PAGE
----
This article may contain affiliate links.

sun salutations and special needs kidsThe yoga pose sequence know as Sun Salutation, Salute to the Sun, or Surya Namaskar, is among the most commonly used yoga sequences. Typically this flowing sequence is used at the beginning of a yoga class to wake up the body, promote strength and flexibility, as well as introduce a cardiovascular component for students. These benefits also ring true when using the Sun Salutation with children. However, this sequence is overflowing with sensory-based benefits to promote regulation in children, too.

Here are a few ways to change your child’s regulation state through adapting the sun salutation from a sensory standpoint. These can be done one-on-one with children, in a class or group setting, as well as in the classroom setting.  Take the time to familiarize yourself with the sequence prior to reading this article. See Too Cold Outside to Swing? Warm Up With a Yoga Sequence by Mira Binzen.
Alert
This style can be used when your goal is to alert the sensory systems for a day of class, prior to a test, or to get a group of kids to focus.

  • Stretch: Encourage the children to imagine someone is pulling on their arms and legs while they move through the sequence. Use your body to show them stretching up towards the sky and reach down as far as you can to your toes. Here you can even add an extended leg in downward dog pose.
  • Speed: A basic rule of promoting regulation within a child is to meet them where they are in relation to energy level. If your child/children appear tired or sluggish, use the sequence to start slow and move to fast waking up their body. Kids often love to go as fast as they can through the sequence, which often results in poor form during poses and lots of giggling and fun. To refocus to an even regulation state, do one last sequence at a “just right” pace.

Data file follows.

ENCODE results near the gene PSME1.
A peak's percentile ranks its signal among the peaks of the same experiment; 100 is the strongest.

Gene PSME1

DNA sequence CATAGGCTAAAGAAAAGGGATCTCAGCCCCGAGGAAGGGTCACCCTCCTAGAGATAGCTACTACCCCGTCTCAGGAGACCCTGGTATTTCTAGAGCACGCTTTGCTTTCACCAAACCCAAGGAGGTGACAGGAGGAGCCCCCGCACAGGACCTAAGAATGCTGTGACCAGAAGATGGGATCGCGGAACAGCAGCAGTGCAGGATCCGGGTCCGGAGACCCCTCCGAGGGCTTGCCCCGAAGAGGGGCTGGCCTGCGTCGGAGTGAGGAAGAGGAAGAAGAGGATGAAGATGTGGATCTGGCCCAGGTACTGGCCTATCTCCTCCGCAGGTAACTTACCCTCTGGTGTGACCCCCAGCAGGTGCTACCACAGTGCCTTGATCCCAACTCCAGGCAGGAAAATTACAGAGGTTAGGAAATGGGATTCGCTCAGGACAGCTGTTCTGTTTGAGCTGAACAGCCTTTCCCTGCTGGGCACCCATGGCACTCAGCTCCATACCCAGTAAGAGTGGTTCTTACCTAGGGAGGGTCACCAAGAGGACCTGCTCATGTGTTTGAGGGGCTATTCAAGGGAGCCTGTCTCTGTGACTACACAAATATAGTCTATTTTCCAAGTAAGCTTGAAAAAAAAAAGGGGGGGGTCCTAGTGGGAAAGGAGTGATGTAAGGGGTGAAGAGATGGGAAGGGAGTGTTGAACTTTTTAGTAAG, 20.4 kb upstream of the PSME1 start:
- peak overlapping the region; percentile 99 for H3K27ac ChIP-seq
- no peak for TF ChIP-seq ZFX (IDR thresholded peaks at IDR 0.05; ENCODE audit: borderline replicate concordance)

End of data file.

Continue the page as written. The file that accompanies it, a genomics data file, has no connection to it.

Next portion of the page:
Focus and Organize

  • Substance Salutations: Have your child/children pick a “substance” they would like to pretend to be in while doing their Sun Salutations. A great example is a giant bowl of mud. While moving through the yoga poses, children can imagine pushing through the heavy mud adding resistance and heavy work to muscles.
  • Weighted: Place wrist or ankle weights on children while moving through the yoga sequence to provide proprioceptive input to their muscles.
  • Balance: Focus on body awareness and core activation by having your child/children stand on one leg while moving through the yoga sequence.

Calm and Quiet

  • Breathe and Move: Focus on inhales and exhales with each pose of the sequence. Encourage your children to hear their own breath while they move through the poses. As an example, over emphasize your own breath so children are able to hear when to inhale and when to exhale during the sequence.

Summary
The Sun Salutation can be a great part of your yoga class, social group, or even just placed within your family’s natural sensory diet. Give these modifications a try for yourself and notice how they change your own regulation state. Then, give it a try with your child and have them tell you how each modification changes the way they feel.